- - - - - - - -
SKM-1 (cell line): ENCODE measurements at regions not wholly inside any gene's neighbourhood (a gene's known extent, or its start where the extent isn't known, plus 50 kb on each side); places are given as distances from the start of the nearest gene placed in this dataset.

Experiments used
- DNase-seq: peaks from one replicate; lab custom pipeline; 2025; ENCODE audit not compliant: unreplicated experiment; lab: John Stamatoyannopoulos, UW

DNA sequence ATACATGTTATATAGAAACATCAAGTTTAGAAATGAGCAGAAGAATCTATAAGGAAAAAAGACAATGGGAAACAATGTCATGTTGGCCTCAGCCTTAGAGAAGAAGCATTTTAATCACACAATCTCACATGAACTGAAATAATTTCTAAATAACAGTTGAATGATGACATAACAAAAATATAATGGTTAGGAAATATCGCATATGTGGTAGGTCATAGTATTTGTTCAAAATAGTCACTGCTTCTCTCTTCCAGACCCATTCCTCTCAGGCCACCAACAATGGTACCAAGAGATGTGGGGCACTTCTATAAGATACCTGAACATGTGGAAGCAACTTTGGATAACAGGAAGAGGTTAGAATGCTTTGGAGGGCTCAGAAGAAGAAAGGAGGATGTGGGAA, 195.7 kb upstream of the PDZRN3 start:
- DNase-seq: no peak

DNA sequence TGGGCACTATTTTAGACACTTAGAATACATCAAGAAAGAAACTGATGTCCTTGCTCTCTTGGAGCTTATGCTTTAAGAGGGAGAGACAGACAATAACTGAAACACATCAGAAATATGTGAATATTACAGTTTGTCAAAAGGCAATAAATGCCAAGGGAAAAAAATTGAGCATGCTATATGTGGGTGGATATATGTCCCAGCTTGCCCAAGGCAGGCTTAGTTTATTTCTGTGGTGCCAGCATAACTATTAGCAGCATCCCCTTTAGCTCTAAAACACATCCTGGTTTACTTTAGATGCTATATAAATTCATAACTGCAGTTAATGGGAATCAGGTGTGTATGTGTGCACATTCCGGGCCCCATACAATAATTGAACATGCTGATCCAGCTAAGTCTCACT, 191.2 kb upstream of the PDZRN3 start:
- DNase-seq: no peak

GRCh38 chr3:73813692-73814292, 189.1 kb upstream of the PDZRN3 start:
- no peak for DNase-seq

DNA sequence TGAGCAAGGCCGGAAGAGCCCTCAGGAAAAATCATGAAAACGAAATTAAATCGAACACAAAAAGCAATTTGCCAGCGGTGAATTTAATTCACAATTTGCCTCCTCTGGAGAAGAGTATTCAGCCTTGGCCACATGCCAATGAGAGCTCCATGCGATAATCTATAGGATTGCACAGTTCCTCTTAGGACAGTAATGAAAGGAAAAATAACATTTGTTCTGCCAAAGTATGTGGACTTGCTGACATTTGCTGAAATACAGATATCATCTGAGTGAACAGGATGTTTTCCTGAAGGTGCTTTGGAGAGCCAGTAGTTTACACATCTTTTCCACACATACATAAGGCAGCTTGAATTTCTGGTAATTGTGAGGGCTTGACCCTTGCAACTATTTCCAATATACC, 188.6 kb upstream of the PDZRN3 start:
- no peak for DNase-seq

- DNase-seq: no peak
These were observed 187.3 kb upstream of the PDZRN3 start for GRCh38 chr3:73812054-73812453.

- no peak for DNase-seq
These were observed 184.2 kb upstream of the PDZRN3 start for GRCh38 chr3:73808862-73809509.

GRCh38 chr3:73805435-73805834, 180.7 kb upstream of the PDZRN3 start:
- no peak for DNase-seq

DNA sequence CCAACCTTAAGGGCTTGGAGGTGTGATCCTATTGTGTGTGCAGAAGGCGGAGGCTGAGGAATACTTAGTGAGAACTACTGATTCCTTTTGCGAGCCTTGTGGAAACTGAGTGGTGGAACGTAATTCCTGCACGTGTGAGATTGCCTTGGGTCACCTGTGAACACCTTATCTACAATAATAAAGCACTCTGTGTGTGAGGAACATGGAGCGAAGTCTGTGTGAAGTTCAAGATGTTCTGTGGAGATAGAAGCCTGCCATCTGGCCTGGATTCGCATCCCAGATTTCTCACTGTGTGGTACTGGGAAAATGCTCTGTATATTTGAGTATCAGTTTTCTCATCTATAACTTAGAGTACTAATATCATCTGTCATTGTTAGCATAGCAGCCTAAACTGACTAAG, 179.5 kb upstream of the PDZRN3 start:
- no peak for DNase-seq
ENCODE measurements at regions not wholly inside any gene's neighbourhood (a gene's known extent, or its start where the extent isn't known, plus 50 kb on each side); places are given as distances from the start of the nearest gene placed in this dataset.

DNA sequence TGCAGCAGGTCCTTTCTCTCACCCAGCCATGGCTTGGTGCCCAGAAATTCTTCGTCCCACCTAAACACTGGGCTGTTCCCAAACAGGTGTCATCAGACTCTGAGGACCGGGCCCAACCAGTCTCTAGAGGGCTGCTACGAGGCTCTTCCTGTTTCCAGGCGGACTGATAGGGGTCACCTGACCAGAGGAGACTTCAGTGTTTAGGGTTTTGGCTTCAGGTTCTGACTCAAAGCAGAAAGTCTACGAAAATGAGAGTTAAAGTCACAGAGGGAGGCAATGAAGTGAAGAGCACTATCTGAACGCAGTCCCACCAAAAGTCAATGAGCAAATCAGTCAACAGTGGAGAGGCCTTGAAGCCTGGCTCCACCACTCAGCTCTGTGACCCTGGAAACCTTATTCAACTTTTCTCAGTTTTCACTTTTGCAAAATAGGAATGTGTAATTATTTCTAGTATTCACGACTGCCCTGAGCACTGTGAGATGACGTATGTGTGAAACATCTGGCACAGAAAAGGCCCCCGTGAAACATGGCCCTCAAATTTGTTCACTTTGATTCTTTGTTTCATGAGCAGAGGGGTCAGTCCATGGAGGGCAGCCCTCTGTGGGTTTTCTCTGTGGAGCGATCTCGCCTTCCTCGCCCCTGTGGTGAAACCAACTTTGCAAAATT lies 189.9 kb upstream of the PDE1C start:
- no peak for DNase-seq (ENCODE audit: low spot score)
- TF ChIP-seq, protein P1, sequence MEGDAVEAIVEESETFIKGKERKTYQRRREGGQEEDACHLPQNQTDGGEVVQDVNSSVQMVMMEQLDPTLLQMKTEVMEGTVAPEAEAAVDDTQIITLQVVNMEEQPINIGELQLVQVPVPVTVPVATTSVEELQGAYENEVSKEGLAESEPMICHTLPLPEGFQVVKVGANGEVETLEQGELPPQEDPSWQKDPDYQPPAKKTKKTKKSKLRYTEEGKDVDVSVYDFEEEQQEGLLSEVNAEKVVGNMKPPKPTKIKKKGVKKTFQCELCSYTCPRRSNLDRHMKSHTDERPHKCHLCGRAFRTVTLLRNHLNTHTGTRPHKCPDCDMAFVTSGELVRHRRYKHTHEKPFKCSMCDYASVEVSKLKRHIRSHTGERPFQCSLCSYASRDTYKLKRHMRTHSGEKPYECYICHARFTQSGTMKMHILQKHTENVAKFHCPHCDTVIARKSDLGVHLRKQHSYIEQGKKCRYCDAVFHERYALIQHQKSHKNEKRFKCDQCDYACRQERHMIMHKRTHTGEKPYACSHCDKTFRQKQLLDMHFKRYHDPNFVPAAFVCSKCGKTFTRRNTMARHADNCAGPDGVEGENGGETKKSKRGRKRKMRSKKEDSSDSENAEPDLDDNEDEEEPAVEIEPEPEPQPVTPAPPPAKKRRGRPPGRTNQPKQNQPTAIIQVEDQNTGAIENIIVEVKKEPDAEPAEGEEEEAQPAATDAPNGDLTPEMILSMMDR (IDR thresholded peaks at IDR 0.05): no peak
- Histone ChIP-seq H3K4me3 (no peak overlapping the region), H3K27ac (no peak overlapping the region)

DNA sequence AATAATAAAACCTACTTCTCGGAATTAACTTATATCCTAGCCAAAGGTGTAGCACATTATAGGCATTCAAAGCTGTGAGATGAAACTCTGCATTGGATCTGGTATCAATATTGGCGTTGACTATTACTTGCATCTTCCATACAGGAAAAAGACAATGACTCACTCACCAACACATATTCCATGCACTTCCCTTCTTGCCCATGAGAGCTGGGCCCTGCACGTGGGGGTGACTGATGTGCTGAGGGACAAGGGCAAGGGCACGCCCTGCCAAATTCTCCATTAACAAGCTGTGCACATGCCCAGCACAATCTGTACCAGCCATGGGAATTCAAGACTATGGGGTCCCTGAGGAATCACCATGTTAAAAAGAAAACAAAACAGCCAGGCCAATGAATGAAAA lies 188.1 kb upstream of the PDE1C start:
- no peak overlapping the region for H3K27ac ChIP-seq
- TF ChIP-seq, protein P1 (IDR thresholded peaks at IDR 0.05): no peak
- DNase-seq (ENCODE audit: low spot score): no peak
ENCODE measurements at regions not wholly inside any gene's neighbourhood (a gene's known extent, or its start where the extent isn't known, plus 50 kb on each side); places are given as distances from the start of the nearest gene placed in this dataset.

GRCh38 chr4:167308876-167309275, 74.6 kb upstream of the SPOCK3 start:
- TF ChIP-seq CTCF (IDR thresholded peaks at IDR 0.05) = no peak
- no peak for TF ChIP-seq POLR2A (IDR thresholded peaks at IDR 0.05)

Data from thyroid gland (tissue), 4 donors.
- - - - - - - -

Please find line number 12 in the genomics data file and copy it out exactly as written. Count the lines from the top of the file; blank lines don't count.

- DNase-seq: no peak